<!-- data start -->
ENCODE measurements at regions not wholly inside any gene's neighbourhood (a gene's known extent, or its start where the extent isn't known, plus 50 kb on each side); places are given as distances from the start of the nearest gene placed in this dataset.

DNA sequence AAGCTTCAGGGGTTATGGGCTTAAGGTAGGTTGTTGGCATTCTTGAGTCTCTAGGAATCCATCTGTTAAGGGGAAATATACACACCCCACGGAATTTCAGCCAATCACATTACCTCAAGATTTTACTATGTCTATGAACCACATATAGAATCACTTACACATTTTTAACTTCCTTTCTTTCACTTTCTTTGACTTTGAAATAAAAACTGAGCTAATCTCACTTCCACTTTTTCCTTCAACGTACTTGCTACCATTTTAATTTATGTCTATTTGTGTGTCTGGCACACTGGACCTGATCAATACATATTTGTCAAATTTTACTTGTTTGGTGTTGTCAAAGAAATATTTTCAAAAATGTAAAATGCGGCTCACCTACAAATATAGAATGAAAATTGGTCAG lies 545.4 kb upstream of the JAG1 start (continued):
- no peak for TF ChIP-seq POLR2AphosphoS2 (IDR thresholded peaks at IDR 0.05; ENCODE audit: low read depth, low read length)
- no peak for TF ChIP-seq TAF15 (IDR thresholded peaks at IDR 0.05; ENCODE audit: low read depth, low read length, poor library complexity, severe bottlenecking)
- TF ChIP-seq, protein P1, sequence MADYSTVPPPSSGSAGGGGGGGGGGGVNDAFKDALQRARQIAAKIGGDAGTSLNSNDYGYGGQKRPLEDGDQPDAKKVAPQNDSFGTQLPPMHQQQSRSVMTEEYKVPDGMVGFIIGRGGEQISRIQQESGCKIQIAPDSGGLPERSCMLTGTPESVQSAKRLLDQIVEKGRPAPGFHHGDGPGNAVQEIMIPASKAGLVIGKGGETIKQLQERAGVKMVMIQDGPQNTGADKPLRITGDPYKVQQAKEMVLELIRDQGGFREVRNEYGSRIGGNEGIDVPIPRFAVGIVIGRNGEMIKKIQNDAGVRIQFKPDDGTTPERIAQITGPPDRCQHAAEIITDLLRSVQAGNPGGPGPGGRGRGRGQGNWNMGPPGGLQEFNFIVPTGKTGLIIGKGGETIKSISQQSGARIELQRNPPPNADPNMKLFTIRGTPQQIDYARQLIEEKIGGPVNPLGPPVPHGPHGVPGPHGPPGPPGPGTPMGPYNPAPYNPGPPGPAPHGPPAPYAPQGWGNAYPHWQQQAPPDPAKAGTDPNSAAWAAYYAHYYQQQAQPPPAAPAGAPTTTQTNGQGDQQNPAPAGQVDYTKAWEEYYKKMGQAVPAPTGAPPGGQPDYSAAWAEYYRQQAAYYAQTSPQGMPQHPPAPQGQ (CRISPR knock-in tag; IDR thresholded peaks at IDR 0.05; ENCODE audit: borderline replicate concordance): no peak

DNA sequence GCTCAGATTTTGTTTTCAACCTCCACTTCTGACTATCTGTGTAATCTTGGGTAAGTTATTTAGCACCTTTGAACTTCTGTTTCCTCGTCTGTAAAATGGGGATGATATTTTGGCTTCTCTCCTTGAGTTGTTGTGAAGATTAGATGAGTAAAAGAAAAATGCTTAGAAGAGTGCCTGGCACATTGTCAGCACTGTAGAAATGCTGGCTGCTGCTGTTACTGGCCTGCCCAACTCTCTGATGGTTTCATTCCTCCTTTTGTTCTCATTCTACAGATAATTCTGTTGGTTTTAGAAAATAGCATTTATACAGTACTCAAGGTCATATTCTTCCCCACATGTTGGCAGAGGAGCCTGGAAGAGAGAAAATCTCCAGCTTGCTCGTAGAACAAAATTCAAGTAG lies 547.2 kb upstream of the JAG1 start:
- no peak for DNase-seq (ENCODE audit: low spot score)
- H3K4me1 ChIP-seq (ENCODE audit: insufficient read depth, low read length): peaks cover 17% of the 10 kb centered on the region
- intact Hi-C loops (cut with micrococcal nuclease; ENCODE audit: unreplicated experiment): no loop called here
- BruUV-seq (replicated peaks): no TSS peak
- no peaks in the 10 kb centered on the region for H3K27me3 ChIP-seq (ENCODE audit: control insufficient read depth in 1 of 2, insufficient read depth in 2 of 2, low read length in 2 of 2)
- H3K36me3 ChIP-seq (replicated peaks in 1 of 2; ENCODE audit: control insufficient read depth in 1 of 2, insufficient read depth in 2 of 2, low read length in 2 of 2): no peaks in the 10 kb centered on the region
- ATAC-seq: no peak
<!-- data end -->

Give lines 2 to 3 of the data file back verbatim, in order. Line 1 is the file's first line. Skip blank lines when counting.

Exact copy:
DNA sequence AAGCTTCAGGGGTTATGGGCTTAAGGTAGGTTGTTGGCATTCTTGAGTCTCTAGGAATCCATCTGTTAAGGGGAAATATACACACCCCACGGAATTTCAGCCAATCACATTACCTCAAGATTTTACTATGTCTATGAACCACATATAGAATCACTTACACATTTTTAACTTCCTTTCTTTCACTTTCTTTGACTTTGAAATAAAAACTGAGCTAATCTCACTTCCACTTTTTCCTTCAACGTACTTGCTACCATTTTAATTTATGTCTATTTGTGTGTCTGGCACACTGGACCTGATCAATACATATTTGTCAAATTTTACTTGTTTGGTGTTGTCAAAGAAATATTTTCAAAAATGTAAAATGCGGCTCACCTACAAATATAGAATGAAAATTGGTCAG lies 545.4 kb upstream of the JAG1 start (continued):
- no peak for TF ChIP-seq POLR2AphosphoS2 (IDR thresholded peaks at IDR 0.05; ENCODE audit: low read depth, low read length)